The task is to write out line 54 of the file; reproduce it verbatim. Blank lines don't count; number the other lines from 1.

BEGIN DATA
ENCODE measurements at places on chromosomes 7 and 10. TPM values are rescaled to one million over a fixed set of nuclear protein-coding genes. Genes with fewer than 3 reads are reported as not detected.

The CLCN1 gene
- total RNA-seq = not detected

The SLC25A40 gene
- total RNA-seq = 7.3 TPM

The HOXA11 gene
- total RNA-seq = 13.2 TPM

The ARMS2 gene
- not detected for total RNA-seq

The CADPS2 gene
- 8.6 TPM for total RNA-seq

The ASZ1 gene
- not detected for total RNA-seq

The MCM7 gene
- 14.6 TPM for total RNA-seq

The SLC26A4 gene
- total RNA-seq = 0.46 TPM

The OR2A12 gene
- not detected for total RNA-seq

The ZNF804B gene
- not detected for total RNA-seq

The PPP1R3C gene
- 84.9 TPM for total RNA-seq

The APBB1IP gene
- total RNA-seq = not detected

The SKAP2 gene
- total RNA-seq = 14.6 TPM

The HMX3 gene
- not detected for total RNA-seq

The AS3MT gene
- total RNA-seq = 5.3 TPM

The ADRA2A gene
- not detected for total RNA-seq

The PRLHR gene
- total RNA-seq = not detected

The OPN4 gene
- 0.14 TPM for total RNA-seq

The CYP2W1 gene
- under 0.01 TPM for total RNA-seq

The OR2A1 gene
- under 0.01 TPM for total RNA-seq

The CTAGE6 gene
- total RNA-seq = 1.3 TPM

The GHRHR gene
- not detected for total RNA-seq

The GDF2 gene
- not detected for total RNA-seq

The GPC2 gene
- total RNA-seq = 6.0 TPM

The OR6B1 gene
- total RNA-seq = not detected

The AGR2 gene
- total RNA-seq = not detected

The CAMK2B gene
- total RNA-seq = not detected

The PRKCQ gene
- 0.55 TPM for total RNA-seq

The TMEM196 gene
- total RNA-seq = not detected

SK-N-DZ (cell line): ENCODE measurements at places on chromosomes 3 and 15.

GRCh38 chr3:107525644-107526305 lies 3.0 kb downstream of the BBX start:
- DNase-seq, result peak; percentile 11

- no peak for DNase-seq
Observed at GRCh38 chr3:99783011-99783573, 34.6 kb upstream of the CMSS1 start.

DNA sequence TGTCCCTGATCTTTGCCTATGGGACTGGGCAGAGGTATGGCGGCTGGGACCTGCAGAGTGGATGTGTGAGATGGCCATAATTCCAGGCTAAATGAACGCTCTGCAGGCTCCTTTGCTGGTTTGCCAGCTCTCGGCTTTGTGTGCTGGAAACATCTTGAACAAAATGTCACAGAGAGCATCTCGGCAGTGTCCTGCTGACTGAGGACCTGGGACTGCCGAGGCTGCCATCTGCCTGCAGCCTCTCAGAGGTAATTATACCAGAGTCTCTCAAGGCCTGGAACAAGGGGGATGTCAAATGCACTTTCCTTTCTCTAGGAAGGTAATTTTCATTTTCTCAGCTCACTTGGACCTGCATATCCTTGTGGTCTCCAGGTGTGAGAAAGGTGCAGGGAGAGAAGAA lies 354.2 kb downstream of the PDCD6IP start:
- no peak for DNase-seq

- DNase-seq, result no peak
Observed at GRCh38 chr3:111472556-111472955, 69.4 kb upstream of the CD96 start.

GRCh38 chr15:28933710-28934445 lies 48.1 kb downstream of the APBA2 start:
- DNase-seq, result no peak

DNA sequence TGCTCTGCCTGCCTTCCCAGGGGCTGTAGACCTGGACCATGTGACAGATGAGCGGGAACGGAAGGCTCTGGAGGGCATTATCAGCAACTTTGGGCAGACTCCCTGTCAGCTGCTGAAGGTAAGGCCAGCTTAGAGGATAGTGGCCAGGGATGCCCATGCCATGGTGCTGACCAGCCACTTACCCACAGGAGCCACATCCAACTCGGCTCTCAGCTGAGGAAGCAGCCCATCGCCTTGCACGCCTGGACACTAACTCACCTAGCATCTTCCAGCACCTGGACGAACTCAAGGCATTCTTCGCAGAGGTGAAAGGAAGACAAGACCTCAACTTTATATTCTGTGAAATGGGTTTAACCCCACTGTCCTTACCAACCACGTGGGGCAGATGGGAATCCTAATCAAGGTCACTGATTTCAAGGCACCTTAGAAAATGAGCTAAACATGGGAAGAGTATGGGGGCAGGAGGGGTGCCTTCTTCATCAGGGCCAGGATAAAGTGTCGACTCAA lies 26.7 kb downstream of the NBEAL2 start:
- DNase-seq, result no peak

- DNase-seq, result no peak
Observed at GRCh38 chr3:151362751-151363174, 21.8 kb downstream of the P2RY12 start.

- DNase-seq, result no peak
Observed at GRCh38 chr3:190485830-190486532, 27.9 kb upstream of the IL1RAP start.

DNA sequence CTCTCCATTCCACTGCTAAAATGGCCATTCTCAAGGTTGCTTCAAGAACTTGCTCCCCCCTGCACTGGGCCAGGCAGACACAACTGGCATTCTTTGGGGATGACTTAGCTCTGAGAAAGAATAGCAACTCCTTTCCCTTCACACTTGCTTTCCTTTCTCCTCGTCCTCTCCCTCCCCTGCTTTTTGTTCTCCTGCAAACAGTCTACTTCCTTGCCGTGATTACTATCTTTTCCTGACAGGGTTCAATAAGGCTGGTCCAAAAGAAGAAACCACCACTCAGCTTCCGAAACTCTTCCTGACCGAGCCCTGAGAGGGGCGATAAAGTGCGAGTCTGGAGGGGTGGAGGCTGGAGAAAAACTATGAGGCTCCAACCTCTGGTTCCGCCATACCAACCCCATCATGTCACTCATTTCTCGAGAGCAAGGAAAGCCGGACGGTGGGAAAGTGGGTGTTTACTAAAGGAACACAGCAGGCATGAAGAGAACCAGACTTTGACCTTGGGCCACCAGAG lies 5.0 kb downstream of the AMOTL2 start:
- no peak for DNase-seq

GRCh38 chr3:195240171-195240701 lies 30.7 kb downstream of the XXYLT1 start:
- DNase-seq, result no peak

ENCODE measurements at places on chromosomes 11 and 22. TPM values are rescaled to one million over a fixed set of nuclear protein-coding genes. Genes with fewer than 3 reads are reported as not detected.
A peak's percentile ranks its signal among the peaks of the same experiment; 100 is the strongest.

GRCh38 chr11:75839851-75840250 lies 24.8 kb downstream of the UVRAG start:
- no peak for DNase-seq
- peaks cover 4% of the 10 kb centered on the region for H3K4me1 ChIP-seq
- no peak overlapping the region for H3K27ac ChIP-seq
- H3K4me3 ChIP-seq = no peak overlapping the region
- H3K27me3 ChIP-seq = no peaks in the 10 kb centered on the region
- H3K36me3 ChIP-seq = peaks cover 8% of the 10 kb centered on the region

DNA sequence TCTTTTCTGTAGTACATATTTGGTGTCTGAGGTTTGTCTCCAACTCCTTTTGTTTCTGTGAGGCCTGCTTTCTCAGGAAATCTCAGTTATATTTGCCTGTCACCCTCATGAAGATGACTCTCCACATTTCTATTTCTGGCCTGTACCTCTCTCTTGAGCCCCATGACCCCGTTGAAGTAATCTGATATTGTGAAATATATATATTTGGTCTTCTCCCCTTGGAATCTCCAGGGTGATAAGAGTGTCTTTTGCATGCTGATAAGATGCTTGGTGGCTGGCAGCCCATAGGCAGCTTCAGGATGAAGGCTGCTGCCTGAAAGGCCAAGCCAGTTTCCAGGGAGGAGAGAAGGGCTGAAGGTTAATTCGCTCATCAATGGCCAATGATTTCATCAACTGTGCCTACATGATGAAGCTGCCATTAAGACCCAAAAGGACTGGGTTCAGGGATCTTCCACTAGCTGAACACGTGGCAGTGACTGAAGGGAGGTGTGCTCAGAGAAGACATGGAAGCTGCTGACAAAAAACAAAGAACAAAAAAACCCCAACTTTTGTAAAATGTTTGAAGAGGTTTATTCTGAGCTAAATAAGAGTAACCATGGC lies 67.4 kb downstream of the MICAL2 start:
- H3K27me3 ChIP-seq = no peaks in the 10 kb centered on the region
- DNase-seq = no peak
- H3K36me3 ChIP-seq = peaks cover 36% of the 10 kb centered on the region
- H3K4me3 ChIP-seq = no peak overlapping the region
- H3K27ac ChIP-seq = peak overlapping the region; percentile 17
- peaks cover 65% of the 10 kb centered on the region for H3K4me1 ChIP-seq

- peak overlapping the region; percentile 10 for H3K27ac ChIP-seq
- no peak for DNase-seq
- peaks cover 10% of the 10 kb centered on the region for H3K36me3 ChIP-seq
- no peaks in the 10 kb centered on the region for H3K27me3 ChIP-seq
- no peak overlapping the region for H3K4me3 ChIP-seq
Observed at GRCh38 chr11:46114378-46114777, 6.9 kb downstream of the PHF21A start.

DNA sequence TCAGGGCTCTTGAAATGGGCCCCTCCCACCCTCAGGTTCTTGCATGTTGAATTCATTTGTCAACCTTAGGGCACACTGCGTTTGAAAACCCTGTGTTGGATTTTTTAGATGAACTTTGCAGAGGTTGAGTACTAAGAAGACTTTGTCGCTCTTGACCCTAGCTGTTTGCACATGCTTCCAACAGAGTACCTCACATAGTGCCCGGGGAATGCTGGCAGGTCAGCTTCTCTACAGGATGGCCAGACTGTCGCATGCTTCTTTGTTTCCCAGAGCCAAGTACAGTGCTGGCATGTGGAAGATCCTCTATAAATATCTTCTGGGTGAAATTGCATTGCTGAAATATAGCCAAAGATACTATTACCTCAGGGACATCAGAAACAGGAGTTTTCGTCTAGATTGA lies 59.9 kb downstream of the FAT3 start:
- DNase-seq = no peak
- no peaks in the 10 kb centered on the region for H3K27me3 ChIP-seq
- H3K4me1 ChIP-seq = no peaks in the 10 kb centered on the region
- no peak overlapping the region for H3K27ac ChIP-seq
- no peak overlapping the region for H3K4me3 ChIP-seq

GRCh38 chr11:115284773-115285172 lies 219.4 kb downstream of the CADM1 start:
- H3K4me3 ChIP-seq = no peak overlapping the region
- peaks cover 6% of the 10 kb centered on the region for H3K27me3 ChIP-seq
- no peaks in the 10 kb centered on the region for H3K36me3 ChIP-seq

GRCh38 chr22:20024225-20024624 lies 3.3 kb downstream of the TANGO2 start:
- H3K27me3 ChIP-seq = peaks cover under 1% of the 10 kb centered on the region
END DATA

The CAMK2B gene